California’s population dipped by 182,083 residents last year, bringing the state’s total to 39,466,855 people as of January 1, 2021, according to new population estimates and housing data released today by the California Department of Finance. California’s negative growth rate of -0.46 percent represents the first 12-month decline since state population estimates have been recorded. Three principal factors contributed in this year-overyear population decrease:
- Continuing declines in natural increase – births minus non-COVID-19 deaths (loss of 24,000)
- Continuing declines in foreign immigration – accelerated in recent years by federal policy (loss of 100,000)
- Deaths in 2020 separately associated with the COVID-19 pandemic (loss of 51,000)
In recent years, the slowdown in natural increase – a nationwide trend affecting California more than other states – has contributed to the state’s population growth slowing and plateauing. The addition of 2020’s COVID-19-related deaths, combined with immigration restrictions in the past year, tipped population change to an annual loss.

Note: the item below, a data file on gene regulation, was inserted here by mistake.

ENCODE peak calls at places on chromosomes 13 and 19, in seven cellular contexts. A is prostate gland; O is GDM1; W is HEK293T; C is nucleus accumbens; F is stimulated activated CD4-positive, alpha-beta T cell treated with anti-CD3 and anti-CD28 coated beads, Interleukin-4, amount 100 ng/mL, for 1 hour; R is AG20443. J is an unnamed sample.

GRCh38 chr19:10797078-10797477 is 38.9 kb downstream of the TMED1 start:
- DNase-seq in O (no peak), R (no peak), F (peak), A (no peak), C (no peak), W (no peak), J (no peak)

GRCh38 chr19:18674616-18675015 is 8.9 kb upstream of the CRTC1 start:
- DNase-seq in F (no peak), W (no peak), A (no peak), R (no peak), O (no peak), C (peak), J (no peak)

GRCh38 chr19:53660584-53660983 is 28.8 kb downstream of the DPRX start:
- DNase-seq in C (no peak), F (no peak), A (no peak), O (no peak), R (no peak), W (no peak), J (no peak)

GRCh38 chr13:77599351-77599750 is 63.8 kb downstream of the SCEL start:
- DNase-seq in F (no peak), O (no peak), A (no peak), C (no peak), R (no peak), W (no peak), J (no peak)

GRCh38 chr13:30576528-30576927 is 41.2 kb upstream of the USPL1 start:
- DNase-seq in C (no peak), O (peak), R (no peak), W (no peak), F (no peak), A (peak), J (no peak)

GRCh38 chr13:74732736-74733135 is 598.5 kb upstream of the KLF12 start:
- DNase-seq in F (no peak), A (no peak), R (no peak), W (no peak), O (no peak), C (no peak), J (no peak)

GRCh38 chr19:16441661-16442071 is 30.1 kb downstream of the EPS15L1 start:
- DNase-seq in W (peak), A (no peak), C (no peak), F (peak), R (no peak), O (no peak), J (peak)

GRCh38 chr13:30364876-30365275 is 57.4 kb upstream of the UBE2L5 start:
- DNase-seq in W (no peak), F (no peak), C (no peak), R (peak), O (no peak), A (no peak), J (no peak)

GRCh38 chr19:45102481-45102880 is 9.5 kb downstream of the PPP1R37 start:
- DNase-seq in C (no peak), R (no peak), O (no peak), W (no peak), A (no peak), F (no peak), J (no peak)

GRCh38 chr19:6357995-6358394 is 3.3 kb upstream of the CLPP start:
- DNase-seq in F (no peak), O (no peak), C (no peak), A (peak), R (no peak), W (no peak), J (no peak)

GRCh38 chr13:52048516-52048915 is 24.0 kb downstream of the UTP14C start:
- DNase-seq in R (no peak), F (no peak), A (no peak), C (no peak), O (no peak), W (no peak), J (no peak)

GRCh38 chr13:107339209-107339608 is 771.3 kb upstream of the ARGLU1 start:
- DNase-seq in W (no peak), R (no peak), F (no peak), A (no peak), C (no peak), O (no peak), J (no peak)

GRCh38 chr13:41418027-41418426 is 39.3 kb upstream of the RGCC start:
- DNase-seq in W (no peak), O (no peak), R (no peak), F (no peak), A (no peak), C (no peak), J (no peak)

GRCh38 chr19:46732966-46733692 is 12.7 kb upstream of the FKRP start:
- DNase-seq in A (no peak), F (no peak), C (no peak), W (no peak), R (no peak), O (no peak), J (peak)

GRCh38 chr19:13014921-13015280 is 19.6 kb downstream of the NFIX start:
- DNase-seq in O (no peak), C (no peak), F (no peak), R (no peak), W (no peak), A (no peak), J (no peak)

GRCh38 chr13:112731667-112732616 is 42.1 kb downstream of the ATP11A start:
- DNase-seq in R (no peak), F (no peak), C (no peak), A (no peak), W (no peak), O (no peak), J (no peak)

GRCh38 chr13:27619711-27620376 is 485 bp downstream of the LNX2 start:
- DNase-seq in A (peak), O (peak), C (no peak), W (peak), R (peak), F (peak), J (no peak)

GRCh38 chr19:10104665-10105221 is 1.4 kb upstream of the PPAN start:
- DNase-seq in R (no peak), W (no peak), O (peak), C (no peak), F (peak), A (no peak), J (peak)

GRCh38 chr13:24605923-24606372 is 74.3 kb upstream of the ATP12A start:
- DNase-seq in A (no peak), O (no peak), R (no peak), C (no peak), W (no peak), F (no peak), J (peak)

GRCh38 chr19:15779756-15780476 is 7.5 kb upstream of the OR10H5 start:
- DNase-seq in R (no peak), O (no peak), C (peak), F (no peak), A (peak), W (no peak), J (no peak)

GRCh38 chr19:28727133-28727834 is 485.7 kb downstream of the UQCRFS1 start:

People who move to California are different from those who move out. In general, those who move here are more likely to be working age, to be employed, and to earn high wages—and are less likely to be in poverty—than those who move away.
Those who move to California also tend to have higher education levels than those who move out—an especially important factor given the state’s strong need for college graduates. Notably, this gain in educated residents is concentrated among young college graduates (generally, adults in their 20s) looking for opportunities as they start their careers.
Also of note: people who move to California have higher incomes than those who move away. Some have argued that the opposite is taking place—that California’s relatively progressive and high personal income tax rates drive out higher-income residents. But the fact is that California has been losing lower- and middle-income residents to other states for some time while continuing to gain higher-income adults. In the past five years the flow of middle-income residents out of the state has accelerated.
Most people who move across state lines do so for economic or family reasons. The vast majority of adults who left California in the 2010s cited jobs (49%), housing (23%), or family (20%) as the primary reason (according to the Current Population Survey). The PPIC Statewide Survey finds that one-third of Californians have seriously considered leaving the state because of housing costs.